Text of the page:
If, in the last six months, you have done any of the following—scrolled through Facebook or Instagram, commuted via subway, listened to a podcast, or just opened your eyes and been mildly aware of your surroundings—you have probably seen an ad for a mattress startup. They are everywhere.
In a 2008 piece for the New Yorker, Malcolm Gladwell discussed the phenomenon of multiple people coming up with the same idea at the same time. Alexander Graham Bell and Elisha Gray filed patent notices for the invention of the telephone on the same day. Charles Darwin and Alfred Russel Wallace are both credited with discovering evolution. Something similar seems to be afoot with foam mattresses that can be vacuum sealed and shrunk down to fit into a box slightly taller than an outdoor garbage can.
Over the last couple years, a handful of companies have launched with similar products. They all offer mattresses direct to consumers, thus eliminating the need to deal with sleazy mattress salesmen whom even used car salesmen think are sketchy. The approach removes some of the middlemen costs that are built into the price of a typical store-bought mattress allowing the companies to sell their products cheaper. All of these startup mattresses are made from a combination of memory, latex, and support foams as opposed to the traditional mattress coils.
With all of those similarities, how do you tell them apart (aside from those ubiquitous ads)? Well, you sleep on them. I had sweet dreams on mattresses from Helix, Casper, Leesa, and Cocoon. Here’s what I found.
$900 (queen), helixsleep.com
Helix differentiates itself by offering highly personalized mattresses. You fill out a questionnaire before placing your order that asks for basic info about body type and sleep position and then uses that data to create a customized mattress for you. You can have a blended design that combines the preferences of your and your sleep partner or, for $100 more, a dual design where each half of the mattress is customized for the person who will be sleeping on it. At first, I thought the questionnaire was a gimmick akin to a BuzzFeed quiz about which 90s sitcom character I was, but my skepticism was quickly rebuffed. Lying in it I had the sensation that I was floating, but also that I was being supported. It had the not-too-soft, not-too-hard feel I was looking for. My one knock on the Helix is the octagonal-shaped box that it arrived in. It is designed to be rolled easily, which is great, but carrying it upstairs proved to be a pain.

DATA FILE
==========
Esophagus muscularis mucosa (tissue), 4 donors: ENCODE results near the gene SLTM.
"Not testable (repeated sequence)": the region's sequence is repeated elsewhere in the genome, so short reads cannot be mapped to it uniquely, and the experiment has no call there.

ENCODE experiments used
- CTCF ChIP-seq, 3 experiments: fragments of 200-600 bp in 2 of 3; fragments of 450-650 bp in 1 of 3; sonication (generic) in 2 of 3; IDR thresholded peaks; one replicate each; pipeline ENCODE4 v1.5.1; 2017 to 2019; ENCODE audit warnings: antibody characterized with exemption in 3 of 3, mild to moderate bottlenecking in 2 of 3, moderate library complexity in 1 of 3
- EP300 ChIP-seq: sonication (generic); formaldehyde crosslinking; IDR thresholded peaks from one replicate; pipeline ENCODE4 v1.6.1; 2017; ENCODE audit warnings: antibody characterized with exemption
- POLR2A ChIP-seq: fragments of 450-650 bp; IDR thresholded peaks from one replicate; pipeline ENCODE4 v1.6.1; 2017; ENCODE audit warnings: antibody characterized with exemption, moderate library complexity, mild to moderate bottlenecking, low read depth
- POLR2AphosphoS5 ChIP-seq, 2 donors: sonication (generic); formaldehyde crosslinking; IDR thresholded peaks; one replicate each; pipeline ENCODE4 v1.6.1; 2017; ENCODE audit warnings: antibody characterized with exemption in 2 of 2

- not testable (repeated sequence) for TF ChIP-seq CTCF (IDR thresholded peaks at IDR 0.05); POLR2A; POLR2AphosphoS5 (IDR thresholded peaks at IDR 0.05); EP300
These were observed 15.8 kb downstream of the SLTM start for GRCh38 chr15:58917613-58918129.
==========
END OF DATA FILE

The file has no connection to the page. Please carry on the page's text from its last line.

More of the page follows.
$890 (queen), leesa.com
One of the things that first that attracted me to the Leesa mattress is the cover. Sure, it doesn’t really matter much because it will be covered by sheets, but details—like the gray with white stripes cover—matter. It made the mattress feel both inviting and classy. Unboxing the mattress was also the most enjoyable of all the ones I tested. Removing the plastic wrapping felt like unspooling a yo-yo. The mattress itself consists of a bottom layer of a support foam beneath a middle layer of memory foam. A third layer of proprietary foam sits on top to keep things cool, since memory foam can run hot. Sleeping on the Leesa was most comfortable when I was on my back, where that floating feeling was maximized. On my side, it sometimes felt like the mattress bottomed out.
$850 (queen), casper.com
Launched in 2014, Casper was one of the first entries into the mattress-in-a-box category and brought in $100 million in revenue in 2015, the company’s first full year of existence. Casper prides itself on making “one perfect mattress"—so, aside from size, there aren’t any options for a customer to choose from. Unfortunately, it is tough to come up with a truly "one size fits all” approach. I found the Casper mattress to be a little on the “lumpy” side. I use quotes because the mattress was not actually lumpy. It just didn’t feel exactly uniform. I didn’t get an awful night’s sleep on it; I just didn’t get a perfect one either.
In a completely expected move, the bigger mattress companies are getting in on the upstart mattress-in-a-box trend. Sealy, the people that made Posturepedic a word, launched Cocoon earlier this year. Rather than try to get everything right with just one model, Cocoon mattresses are available in either a soft or firm feel, which is ideal for people that like customization but don’t want to be overwhelmed with options. The firm is really firm, which is great if you prefer to sleep on top of, rather than inside of, your mattress. The soft is nice and cushy, which feels great when you plop down into it, but if you’re the kind of person that moves around a bunch in your sleep, that process can feel a bit more strenuous. The Cocoon box was also the easiest one to move around.